The worst thing about Christmas is 95 percent of Christmas music is pure crap.   Most of it is either sentimental sludge, corny, poorly sung and played garbage that’s an insult to both music and good taste.   If there must be Christmas music I prefer to let the music do the talking as it does on the Boney James version of “Christmas Time Is Here.”   I like a bit of soul to my season greetings.   

Whether its spent with family, friends, foes or alone with a goldfish swimming in a bowl of water,  I hope you made out like a bandit this Christmas and Santa brought you a lot of crap.   Some of which you might actually have wanted.    

I’d wish for peace on Earth and good will toward all men, women and children, but wishing alone has never made it so.    It takes a little less hand-wringing and a lot more commitment to action.  We all need to look a bit deeper in the mirror and make the personal changes that enable to change the world around us.  

And the Grinch, with his Grinch-feet ice-cold in the snow, stood puzzling and puzzling, how could it be so?  It came without ribbons.  It came without tags.  It came without packages, boxes or bags.  And he puzzled and puzzled ’till his puzzler was sore.  Then the Grinch thought of something he hadn’t before.  What if Christmas, he thought, doesn’t come from a store.  What if Christmas, perhaps, means a little bit more.  ~Dr Seuss

Merry Christmas.  And Happy Holidays.   Just to piss off Bill O’Reilly.  

Bigots Bent Over Black Actor Cast As White God.

Yeah, I can see the resemblance.

The Council of Conservative Citizens, the modern-day offspring of Mississippi Governor Haley Barbour’s favorite segregationist organization, the White Citizens Council, is seriously ticked off over a Black man playing a Norse god in the upcoming comic book movie, Thor.

Roll that thought around in your mind and consider just how silly that is.

The Council of Conservative Citizens has launched a website calling for a boycott of the new Marvel comic-inspired film Thor, because a character is being played by a black actor.

The CCC is the contemporary incarnation of the segregationist Citizens Councils, which sprung up across the South in the wake of Brown v. Board of Education and which possible Republican presidential candidate Haley Barbour praised in a recent interview.

“It seems that Marvel Studios believes that white people should have nothing that is unique to themselves,” a post on the CCC’s website reads. “An upcoming movie, based on the comic book Thor, will give Norse mythology an insulting multi-cultural make-over. One of the Gods will be played by Hip Hop DJ Idris Elba.”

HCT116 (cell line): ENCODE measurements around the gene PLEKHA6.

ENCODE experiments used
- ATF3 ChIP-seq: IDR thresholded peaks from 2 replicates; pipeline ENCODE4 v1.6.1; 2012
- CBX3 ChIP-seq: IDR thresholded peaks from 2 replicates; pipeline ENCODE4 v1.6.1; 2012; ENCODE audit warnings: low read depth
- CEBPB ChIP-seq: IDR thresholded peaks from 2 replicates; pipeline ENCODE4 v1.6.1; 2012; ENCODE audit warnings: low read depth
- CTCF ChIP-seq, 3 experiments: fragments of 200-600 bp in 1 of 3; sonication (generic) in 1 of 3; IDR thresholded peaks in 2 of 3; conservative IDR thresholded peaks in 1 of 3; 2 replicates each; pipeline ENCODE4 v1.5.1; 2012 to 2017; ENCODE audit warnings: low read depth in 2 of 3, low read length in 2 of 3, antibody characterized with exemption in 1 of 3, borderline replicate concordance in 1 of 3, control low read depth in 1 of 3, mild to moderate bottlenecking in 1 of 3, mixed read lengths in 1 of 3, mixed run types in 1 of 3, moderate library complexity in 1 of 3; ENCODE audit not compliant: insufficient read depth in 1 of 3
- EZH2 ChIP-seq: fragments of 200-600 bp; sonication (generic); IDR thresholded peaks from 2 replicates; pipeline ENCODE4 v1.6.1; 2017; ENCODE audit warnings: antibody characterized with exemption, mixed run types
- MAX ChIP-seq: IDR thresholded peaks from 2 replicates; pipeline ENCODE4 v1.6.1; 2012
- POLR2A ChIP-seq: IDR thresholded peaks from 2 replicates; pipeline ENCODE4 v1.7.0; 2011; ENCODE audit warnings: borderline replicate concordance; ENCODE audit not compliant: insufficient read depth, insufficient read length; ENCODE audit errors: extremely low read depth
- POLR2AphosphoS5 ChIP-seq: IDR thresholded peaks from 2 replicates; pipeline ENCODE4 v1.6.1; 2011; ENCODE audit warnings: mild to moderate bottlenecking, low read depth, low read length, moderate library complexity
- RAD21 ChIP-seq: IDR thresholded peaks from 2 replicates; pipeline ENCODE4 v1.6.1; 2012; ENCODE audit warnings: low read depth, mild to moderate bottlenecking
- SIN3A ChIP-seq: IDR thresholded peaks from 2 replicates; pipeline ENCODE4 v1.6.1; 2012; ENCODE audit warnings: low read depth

Elba is probably better known as the award-winning actor who starred in The Wire, American Gangster and a brief stint on The Office.

Boycott-thor.com expands on the CCC’s position: Marvel has a history of advocating for the left-wing. In early 2010 they even used their Captain America comic to attack the TEA Party movement. Marvel front man Stan “Lee” Lieber personally funds left-wing political candidates. Now Marvel has inserted left-wing social engineering into European mythology, casting a black man to play a Norse deity.

Now those are some bloodshot eyes!

Idris Elba is a “hip-hop DJ?”  Get the hell outta here!  Who knew?   Elba has taken flak from comic book nerds upset that the very Black actor was cast by Thor director Kenneth Branagh to play the very White and Nordic Heimdall.    For his part, Elba is having fun with the color-blind casting.

“There has been a big debate about it: can a black man play a Nordic character?  Hang about, Thor’s mythical, right? Thor has a hammer that flies to him when he clicks his fingers. That’s OK, but the colour of my skin is wrong?

“I was cast in Thor and I’m cast as a Nordic god  If you know anything about the Nords, they don’t look like me but there you go. I think that’s a sign of the times for the future. I think we will see multi-level casting. I think we will see that, and I think that’s good.”